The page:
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Interpretations of the Bard

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What Would the Bard Think?

Folks at The New Candlelight Theatre are having some fun with “All Shook Up,” which runs through June 19. The show is loosely, loosely based on Shakespeare’s “Twelfth Night.”  The music is all Elvis.

The vision of Candlelight director Chris Alberts and choreographer Dann Dunn was to create a high-energy show punctuated by mega hits such as “Blue Suede Shoes” and “Jailhouse Rock.” That they did.

But how is this show based on Shakespeare’s play? As mentioned earlier: loosely.

“Twelfth Night” is a comedy about mistaken identity. So is “All Shook Up.” The similarities get a bit iffy from there, although people in love get a little wacky, whether they’re wearing tights or leather.

In “Twelfth Night,” twin brother and sister Sebastian and Viola believe that the other has died at sea. Viola disguises herself as a boy, assuming the name of Cesario. She gets a job as a page for Orsino, the duke of Illyria, with whom she is in love. Orsino is in love with countess Olivia, who has no interest in Orsino. The plot thickens, of course, but music is integral to the play. There is very little gyrating, if any, but dance plays a role.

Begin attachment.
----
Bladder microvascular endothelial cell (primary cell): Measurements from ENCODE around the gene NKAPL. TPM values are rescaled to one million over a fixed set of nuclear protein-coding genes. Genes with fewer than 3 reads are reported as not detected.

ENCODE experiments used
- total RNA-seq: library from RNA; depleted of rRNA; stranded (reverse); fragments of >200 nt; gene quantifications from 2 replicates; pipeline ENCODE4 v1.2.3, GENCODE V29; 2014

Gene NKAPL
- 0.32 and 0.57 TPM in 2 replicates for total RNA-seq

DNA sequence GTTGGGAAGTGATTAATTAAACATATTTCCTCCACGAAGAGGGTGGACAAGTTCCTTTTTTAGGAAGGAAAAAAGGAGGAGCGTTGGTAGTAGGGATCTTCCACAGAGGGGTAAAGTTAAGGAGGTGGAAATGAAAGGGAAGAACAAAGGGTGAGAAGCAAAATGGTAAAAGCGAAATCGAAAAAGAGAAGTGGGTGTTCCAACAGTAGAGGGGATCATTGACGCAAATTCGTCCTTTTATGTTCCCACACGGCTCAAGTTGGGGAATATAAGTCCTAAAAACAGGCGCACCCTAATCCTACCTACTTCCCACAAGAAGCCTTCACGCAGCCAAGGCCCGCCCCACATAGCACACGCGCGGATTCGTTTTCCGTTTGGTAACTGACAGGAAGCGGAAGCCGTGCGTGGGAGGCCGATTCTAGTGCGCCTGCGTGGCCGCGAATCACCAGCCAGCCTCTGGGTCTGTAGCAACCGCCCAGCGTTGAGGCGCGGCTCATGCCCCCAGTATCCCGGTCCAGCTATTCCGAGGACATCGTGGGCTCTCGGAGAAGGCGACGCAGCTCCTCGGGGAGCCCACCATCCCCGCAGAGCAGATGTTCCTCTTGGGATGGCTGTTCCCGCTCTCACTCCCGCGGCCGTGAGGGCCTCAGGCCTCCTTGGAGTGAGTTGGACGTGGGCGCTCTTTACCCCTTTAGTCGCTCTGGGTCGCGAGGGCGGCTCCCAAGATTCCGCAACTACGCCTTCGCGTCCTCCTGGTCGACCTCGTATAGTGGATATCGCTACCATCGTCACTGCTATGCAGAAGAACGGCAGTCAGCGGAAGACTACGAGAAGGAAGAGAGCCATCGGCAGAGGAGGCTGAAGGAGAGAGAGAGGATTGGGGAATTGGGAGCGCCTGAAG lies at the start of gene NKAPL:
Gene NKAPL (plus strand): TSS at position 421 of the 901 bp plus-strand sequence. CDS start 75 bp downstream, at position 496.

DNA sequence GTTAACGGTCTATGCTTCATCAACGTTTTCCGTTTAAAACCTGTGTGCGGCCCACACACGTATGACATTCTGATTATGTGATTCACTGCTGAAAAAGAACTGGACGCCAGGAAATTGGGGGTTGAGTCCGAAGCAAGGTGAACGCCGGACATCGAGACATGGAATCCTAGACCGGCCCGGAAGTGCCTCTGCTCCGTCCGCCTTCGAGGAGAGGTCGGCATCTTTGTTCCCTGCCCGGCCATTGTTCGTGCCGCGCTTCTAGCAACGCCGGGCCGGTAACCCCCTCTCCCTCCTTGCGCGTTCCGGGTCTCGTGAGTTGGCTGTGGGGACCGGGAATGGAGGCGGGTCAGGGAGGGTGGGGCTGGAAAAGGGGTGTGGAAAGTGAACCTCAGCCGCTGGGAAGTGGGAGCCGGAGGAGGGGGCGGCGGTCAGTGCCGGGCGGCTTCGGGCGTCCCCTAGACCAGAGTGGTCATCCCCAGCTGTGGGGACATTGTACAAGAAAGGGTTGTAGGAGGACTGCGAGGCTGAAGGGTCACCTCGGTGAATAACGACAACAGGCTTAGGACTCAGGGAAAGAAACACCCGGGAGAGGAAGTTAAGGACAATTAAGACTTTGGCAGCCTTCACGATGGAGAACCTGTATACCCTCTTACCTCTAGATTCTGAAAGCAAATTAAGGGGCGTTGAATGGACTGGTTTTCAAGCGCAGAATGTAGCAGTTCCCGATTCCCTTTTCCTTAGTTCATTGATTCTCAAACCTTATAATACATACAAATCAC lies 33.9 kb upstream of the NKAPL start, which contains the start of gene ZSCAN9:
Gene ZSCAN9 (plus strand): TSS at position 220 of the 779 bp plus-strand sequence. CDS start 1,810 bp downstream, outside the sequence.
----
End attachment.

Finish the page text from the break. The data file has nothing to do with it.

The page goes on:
Gyrating is required in the Candlelight’s version. Here, Chad, the singing biker dude who resembles Elvis (played by Rick Fountas) falls for the wealthy and tall Miss Sandra (Kaylan Wetzel). Despite her enviable height, Sandra has a rival: a woman disguised as, you guessed it, a male mechanic (Sara Schmuckler). Sandra gets to sing one of Elvis’ best songs, “Fools Fall in Love.”

Both  “Twelfth Night” and “All Shook Up” were meant to be convoluted yet fun. We know Shakespeare intended his play to be so. We’ll never know how he would have felt about “All Shook Up.”  But given his brilliant and respected sense of humor, even the Bard may have chuckled.

Contact info: ncp.art.officelive.com, or 475-2313.

Page 2: Get Serious, Wilmington Drama League
 

 

Get Serious, Wilmington Drama League

This is the final weekend for Wilmington Drama League’s “A Midsummer Night’s Dream.” This production directed by Ann Bartley and  Jeff Robleto is Shakespeare’s comedy depicting the adventures of four young lovers named Lysander and Hermia (played by Gary Lime and Abigail Adams), and Demetrius and Helena (Timothy Sheridan and Dawn Sheppard). Confusing the delicate balance of the love affairs are a group of amateur actors and several fairies.

The play offers three interlocking plots connected by a celebration of an aristocratic wedding. “A Midsummer Night’s Dream” is considered one of Shakespeare’s most popular and most performed plays.

The production represents another ambitious undertaking from the Wilmington Drama League. This season the troupe has also taken on such classics as “Death of a Salesman” and “Fences,” and offered the Delaware premier of “Rent.”

Contact info: wilmingtondramaleague.org, or 764-1172

 

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